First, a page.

different than the considerations related to custody of a
biological minor child. Here the utter failure of the mother of
the incapacitated person to develop resources or take action
for [Tammy] supports the master’s recommendation very
strongly. The father is incapable of driving the child to
needed services and the mother is gone three [weeks] and
then back three weeks. The adult respondent needs more
help than is or can be given by her parents.
All this said, the guardian is not prevented from
determining that [Tammy’s] preference for placement with
her mother is appropriate.
“good and overriding cause” to override the statutory priorities in order to serve
Tammy’s “important needs.” This implies that the master found that it was in Tammy’s
“best interest” to override the statutory priority. AS 13.26.145(f).
The superior court’s reasoning, and the probate master’s reasoning behind
it, faithfully took account of the factors mandated by AS 13.26.145. The superior court
recognized the generic priority for parental over public guardians, but declined to apply
it in this case because a public guardian would be in the best interests of the incapacitated
person.17 In accordance with the requirements of AS 13.26.145(f), the written findings
explained why Tammy’s best interests would be served by the appointment of a public
The superior court carefully adhered to Alaska’s statutes regarding
Both the probate master and the superior court offer legally sufficient
reasons why the appointment of a public guardian instead of Tammy’s parents would
have a greater chance of “encourag[ing] the development of maximum self-reliance and
independence”18 of Tammy. It is clear from the record as a whole that Tammy’s parents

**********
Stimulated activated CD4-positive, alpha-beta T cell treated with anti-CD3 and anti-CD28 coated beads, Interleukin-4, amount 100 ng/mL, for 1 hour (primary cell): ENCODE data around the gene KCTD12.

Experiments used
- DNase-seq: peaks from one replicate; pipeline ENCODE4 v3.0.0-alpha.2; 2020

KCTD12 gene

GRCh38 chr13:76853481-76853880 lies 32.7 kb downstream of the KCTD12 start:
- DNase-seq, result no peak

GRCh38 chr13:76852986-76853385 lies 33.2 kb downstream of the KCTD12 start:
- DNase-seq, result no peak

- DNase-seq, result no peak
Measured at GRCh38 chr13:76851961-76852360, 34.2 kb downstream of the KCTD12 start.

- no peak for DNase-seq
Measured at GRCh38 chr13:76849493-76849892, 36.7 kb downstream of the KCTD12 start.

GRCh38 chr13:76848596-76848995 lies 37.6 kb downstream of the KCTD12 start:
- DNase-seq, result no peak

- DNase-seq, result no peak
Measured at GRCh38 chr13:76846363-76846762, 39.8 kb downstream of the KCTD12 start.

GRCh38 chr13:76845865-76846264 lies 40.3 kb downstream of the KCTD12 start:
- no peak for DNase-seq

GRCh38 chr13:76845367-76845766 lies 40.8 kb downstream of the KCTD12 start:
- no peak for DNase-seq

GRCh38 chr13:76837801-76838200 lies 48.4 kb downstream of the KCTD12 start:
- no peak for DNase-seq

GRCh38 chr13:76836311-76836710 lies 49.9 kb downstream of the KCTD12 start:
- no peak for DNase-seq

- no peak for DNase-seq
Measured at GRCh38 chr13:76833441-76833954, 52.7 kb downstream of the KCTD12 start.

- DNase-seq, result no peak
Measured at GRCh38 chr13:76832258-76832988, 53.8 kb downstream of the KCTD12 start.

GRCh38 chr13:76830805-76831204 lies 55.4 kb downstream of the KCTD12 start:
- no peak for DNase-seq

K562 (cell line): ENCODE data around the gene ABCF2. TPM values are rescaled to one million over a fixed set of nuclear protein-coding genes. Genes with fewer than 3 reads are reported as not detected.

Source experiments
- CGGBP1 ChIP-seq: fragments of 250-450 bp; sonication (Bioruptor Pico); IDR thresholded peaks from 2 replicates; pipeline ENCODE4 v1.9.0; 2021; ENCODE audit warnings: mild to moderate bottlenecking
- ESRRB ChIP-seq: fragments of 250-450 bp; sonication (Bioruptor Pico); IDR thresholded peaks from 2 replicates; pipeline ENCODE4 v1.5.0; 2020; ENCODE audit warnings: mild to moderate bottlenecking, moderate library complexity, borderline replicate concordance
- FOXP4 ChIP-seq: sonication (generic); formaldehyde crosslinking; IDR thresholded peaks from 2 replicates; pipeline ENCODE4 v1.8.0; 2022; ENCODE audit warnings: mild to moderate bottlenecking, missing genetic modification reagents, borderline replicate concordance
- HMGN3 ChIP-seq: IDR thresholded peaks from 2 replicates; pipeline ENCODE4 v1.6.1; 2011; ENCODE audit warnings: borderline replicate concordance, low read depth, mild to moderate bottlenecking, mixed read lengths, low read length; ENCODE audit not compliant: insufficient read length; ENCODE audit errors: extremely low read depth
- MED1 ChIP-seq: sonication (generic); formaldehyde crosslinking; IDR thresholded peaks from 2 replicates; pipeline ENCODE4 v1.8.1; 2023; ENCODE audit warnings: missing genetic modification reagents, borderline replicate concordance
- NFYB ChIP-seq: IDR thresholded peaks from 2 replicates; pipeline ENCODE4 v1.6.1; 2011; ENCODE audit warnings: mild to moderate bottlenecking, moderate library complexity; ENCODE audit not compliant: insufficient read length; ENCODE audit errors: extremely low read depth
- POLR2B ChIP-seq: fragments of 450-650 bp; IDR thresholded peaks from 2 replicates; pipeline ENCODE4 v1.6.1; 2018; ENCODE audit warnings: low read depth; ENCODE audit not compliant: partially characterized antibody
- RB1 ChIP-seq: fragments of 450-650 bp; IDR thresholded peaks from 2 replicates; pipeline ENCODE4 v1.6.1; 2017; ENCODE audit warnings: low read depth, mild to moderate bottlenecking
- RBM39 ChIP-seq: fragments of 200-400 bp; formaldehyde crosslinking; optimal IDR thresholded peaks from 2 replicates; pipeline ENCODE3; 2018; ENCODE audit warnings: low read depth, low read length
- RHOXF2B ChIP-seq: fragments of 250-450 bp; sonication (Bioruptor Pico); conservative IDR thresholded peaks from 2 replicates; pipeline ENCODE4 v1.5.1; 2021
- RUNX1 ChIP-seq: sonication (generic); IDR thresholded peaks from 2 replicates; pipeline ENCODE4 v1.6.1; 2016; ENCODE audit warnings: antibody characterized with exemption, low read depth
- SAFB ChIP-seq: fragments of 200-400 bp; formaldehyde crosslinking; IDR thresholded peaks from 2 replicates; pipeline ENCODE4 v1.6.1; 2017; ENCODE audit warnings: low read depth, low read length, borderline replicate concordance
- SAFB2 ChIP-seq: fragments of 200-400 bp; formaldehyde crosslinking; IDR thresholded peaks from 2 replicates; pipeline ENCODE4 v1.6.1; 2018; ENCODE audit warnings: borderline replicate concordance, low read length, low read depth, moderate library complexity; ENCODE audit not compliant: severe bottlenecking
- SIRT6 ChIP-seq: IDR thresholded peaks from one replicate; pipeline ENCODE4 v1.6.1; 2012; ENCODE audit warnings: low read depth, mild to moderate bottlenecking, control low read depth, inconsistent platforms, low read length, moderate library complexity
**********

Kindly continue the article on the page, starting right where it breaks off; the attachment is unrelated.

have dedicated great efforts to raising Tammy and care for her deeply. But the probate
master found, and the record sufficiently supports, that Theresa had a difficult work
schedule on the North Slope, alternating between three weeks there and three weeks at
home; that Jeff relied on others to drive Tammy from their home to needed medical and
social services; and that despite her parents’ efforts, Tammy did not receive at least some
readily available services for vocational and life skills training. Based on these findings
of fact, we conclude that it was not an abuse of discretion for the superior court to
conclude that the appointment of a public guardian would be in Tammy’s best interests.
The superior court did not “consider improper factors, fail to consider statutorily
mandated factors, or assign too much weight to some factors,” despite the statutory
Finally, Tammy’s parents suggest that in light of precedent, reason, and
policy, it would have been better to appoint a temporary public guardian “with the goal
of educating the parents on the duties of a guardian . . . , and then allowing the parents
to assume those duties in full.” But it was not an abuse of discretion for the superior
court to choose a different approach. The probate master’s factual findings support the
conclusion that the appointment of a public guardian would lessen the risk of Tammy not
receiving important developmental services at this important stage in her life. In
addition, training regarding guardianship would not necessarily address the problem of